I wanted to share an interesting Rails Console session with you that demonstrates how easy it is to move in and out of debug mode. Very cool and very efficient.
We’re going to start by showing what we shouldn’t do, or rather, what we don’t need to do. We do not have to enter “–debug” on the rails console command as we might when firing up rails server –debug to trigger debug mode. I’m using the byebug debugging gem which I like with Ruby 2.0. We’ll see in a minute how we will magically trigger debug mode without the command line option.
What we want to do
What we’re after here is to view a CHECKOUT object, which in our application context is when a user finishes shopping in a store. At that point we’re going to calculate the number and value of coupons while shopping. I really owe you a more thorough description of the app, and I plan on doing that soon. In the meantime, without getting into too much logic or context, we’re after the CHECKOUT record with the “true” circled below, and we’re going to explore it in debug while in Rails Console.
The Model Source
We want to retrieve the ID of the CHECKOUT record with the :is_inplay = true.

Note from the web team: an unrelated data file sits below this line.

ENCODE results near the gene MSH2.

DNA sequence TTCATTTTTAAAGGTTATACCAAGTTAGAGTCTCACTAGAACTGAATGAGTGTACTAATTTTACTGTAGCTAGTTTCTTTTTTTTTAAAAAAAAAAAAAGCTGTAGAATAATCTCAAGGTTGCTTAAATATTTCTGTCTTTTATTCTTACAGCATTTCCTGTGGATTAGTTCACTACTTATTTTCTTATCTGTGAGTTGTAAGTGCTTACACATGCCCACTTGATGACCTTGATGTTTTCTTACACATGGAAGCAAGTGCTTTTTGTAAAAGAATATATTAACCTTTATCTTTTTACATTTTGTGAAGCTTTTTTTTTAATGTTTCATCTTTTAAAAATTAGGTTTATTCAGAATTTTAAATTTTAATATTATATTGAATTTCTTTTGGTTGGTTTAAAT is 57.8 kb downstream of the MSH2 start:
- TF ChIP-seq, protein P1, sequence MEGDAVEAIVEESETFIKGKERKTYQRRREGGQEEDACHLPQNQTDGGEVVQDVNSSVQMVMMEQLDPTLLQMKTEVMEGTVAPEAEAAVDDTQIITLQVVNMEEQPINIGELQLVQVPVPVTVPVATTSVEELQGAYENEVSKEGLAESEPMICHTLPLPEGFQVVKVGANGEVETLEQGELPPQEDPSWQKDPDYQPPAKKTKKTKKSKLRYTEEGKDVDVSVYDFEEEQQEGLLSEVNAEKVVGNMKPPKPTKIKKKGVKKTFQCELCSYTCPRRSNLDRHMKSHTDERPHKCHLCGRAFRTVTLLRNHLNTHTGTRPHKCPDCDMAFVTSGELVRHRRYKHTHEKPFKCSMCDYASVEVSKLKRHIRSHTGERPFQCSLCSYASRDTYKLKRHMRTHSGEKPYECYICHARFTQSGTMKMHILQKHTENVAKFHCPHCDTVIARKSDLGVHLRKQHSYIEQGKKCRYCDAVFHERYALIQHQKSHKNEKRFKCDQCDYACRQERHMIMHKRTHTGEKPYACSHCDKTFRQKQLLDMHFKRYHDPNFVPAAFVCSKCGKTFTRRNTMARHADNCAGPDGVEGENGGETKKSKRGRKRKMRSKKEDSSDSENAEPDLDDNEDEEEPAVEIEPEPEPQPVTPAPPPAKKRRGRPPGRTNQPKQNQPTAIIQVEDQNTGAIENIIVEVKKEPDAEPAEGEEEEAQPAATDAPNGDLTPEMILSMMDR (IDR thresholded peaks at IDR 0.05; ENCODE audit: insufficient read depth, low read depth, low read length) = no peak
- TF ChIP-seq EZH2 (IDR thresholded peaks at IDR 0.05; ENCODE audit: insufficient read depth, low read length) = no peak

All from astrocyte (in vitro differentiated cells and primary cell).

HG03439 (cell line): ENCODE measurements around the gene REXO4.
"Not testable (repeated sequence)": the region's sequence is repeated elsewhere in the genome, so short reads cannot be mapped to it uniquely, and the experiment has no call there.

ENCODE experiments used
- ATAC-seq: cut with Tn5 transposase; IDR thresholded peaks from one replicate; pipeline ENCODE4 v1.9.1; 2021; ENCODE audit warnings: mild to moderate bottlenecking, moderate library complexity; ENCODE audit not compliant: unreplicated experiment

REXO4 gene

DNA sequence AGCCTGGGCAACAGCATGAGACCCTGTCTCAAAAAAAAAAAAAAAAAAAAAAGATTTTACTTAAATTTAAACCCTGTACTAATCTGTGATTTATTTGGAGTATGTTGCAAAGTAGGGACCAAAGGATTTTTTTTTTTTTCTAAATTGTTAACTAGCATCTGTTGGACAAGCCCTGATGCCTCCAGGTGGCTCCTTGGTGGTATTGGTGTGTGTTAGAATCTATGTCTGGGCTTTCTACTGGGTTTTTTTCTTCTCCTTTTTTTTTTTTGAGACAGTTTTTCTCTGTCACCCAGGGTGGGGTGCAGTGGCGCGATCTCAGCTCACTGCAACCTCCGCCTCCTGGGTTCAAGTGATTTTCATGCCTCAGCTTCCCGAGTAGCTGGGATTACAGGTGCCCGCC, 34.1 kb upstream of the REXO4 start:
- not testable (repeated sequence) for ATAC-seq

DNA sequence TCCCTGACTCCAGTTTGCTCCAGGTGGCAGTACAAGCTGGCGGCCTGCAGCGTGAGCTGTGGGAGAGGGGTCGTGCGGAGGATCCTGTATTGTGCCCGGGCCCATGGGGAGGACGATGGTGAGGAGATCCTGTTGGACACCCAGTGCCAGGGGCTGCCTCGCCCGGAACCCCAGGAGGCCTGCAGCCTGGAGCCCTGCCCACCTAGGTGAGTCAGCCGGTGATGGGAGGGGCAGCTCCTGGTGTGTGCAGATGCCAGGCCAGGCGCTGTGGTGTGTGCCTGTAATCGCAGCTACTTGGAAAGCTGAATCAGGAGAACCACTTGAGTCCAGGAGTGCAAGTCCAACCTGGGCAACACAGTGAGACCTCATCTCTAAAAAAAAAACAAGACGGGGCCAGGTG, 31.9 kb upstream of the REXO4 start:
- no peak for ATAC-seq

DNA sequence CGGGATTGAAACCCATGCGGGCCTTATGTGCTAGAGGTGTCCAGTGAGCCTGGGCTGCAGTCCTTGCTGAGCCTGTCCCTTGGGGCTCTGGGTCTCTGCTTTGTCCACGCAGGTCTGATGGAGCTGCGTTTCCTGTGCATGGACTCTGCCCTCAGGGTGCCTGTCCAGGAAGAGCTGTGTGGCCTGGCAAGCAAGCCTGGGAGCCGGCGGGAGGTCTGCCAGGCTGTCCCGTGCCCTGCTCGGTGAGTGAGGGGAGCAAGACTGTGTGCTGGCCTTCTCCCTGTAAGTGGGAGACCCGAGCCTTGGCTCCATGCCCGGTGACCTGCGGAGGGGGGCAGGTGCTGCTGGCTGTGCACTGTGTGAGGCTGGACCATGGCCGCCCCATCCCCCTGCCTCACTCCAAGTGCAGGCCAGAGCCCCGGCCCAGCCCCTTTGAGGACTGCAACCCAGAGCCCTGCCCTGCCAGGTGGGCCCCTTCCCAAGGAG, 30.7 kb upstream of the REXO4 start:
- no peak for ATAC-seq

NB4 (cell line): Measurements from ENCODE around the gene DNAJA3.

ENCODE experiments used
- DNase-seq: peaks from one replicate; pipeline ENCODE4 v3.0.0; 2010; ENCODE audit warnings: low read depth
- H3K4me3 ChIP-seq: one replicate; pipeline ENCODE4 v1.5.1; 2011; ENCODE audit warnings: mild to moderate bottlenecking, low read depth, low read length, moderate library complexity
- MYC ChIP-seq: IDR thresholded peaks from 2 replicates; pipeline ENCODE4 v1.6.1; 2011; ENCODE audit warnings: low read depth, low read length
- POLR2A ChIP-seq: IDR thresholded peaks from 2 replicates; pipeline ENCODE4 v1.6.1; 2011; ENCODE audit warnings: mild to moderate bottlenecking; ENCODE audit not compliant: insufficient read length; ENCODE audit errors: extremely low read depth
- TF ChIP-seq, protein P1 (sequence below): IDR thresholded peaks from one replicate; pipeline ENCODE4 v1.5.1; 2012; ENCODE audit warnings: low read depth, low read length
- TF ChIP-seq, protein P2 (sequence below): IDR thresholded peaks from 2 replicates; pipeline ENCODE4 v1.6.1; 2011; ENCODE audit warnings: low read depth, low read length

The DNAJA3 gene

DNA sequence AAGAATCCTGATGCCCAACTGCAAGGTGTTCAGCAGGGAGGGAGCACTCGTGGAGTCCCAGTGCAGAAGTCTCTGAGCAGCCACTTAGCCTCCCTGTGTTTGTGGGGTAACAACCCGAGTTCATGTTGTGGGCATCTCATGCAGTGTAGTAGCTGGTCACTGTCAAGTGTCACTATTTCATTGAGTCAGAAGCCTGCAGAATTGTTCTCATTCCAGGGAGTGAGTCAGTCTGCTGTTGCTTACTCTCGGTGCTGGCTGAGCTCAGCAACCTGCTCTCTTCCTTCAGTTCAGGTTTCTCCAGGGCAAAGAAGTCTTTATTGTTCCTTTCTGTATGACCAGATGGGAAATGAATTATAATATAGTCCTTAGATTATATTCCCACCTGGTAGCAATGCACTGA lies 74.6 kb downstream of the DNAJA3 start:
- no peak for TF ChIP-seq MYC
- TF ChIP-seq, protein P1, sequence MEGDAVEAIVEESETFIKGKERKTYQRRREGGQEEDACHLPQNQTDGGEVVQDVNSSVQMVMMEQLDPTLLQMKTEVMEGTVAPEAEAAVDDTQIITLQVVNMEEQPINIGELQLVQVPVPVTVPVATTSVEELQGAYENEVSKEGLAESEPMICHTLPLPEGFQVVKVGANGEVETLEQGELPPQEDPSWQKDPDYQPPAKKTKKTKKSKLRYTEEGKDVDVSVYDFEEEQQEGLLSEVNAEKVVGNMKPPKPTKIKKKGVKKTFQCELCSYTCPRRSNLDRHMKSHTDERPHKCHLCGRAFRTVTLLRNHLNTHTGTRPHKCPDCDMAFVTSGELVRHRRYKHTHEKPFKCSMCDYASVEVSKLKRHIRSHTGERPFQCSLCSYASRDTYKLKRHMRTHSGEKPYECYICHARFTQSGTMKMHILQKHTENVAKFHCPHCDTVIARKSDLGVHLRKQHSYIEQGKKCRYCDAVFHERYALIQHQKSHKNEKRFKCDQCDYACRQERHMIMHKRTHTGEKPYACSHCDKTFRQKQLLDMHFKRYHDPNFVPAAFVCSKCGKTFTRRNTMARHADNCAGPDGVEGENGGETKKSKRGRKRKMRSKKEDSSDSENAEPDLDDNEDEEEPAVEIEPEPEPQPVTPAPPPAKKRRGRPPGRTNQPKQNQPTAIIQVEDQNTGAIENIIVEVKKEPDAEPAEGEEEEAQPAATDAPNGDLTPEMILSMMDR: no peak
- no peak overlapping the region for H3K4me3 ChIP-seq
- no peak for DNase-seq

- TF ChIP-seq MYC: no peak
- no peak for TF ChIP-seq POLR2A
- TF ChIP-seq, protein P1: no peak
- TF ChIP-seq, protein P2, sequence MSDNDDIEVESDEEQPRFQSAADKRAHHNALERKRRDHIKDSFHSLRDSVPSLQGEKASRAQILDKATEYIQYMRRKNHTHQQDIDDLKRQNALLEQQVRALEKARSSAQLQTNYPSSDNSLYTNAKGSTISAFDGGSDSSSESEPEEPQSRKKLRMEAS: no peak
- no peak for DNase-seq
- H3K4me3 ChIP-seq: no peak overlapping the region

Back in Rails Console
We’re going to call the User Model inplay_checkout_id method in Rails Console and create a checkout object in the process. Bam! Debug mode!
We can now play with @checkout to our heart’s content. Automatic.
Enhanced Viewing in Debug With A Little Help From ActionView
We want to view our savings as currency. As you can see, it’s stored as a decimal data type.
Nope. Not happening in debug. Time to jump back into IRB and get some help.
I SAID, jump back into IRB! Type “continue” to return.
That’s better. Let’s load the ActionView Helpers.
Annnnd We’re Back into Debug Mode
Snap! We’re back in debug just like that after calling our user.inplay_checkout_id method in our model. Now we can call our number_to_currency function–while in debug mode, no less–and enjoy a friendly view of our savings property.